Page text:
Even as Pope Francis and Catholic leaders from around the world debate ways to make the Catholic Church more inclusive, Newark Archbishop John Myers has given his priests strict guidelines on refusing Communion to Catholics who, for example, support gay marriage or whose own marriage is not valid in the eyes of the church.
In the two-page memo, Myers also orders parishes and Catholic institutions not to host people or organizations that disagree with church teachings.
According to a spokesperson, the Archbishop issued the document, “Principles to Aid in Preserving and Protecting the Catholic Faith in the Midst of an Increasingly Secular Culture,” this week to priests in response to current conversations within the Catholic Church, and at the same time the church is holding its Synod on the Family (follow coverage at the Catholic News Agency here):
“With so much being generated in the media with regard to issues like same-sex unions and such, this memo about ensuring that Catholic teaching is adhered to in all situations — especially with regard to the use of diocesan properties and facilities — seemed appropriate,” James Goodness, a spokesman for Myers, said in an email.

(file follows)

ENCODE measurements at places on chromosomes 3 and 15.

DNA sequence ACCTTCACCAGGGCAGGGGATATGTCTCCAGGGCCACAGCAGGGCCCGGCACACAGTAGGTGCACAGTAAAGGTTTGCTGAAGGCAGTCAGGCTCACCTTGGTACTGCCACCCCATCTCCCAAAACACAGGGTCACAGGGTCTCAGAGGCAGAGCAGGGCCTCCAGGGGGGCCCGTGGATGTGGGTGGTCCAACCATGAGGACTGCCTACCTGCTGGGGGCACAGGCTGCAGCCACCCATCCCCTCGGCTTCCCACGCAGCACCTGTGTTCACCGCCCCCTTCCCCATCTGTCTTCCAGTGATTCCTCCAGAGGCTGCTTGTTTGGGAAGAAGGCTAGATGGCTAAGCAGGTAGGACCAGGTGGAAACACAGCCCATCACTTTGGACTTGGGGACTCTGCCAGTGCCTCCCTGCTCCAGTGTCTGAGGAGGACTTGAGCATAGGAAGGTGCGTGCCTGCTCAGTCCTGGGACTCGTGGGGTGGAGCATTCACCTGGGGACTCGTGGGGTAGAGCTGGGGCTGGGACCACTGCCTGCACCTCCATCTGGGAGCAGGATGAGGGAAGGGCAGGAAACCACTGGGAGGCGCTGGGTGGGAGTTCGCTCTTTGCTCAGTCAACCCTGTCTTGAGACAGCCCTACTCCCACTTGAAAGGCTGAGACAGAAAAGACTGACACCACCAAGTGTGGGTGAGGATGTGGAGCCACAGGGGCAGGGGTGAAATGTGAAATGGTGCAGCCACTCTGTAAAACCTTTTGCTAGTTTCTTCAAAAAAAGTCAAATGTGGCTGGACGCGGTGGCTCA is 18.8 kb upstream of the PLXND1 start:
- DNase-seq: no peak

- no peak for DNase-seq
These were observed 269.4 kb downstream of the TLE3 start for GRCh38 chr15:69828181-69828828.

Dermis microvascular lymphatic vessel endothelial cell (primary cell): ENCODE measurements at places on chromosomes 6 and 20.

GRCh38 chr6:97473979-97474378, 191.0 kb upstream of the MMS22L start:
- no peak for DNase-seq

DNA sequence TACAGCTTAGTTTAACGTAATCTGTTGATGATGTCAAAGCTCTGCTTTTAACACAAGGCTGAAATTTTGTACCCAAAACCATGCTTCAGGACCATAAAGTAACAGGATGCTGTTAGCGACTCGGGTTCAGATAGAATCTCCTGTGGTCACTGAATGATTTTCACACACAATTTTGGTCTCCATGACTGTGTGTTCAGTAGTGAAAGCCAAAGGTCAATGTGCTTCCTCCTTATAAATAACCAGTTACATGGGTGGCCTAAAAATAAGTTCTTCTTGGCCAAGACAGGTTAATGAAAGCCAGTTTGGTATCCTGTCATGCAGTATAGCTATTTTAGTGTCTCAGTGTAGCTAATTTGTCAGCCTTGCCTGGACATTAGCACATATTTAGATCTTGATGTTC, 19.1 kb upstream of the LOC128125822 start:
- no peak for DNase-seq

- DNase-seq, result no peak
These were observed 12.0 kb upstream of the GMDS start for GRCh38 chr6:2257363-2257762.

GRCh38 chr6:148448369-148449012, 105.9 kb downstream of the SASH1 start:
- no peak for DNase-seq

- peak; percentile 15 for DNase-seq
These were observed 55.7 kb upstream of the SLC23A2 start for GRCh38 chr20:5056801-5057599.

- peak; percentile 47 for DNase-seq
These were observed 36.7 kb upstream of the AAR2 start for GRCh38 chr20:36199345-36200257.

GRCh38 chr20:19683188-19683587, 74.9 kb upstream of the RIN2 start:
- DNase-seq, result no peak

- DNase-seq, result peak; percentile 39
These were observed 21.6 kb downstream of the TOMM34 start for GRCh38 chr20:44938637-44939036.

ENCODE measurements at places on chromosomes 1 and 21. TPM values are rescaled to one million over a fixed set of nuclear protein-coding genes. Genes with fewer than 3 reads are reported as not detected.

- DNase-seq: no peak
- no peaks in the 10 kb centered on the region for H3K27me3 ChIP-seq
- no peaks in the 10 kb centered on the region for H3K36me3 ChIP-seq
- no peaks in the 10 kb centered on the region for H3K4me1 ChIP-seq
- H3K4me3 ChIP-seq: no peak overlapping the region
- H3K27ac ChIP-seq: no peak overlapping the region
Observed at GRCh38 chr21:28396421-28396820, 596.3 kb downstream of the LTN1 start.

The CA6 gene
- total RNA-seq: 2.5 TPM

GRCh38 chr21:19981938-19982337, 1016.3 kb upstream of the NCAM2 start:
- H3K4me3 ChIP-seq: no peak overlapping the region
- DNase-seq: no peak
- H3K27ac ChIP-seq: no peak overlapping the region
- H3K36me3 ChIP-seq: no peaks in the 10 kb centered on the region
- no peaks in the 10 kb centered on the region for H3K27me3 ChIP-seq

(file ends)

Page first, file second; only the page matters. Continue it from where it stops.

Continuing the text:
From the memo:
“The Church will continue to cherish and welcome her members and invite them to participate in her life to the degree that their personal situation permits them honestly to do so.
“Catholics,” he continues, “must be in a marriage recognized as valid by the Church to receive Holy Communion or the other sacraments. Non-Catholics and any Catholic who publicly rejects Church teaching or discipline, either by public statements or by joining or supporting organizations which do so, are not to receive the Sacraments.”
Myers will retire next year to be replaced by Pope Francis-appointed Coadjutor Archbishop Bernard Hebda following a series of controversies in his term, including:
In one instance, Myers was criticized for allowing a priest — who was under court order to stay away from children — to work with youths, and in another he was criticized for using church funds to pay for pricey renovations to a retirement home.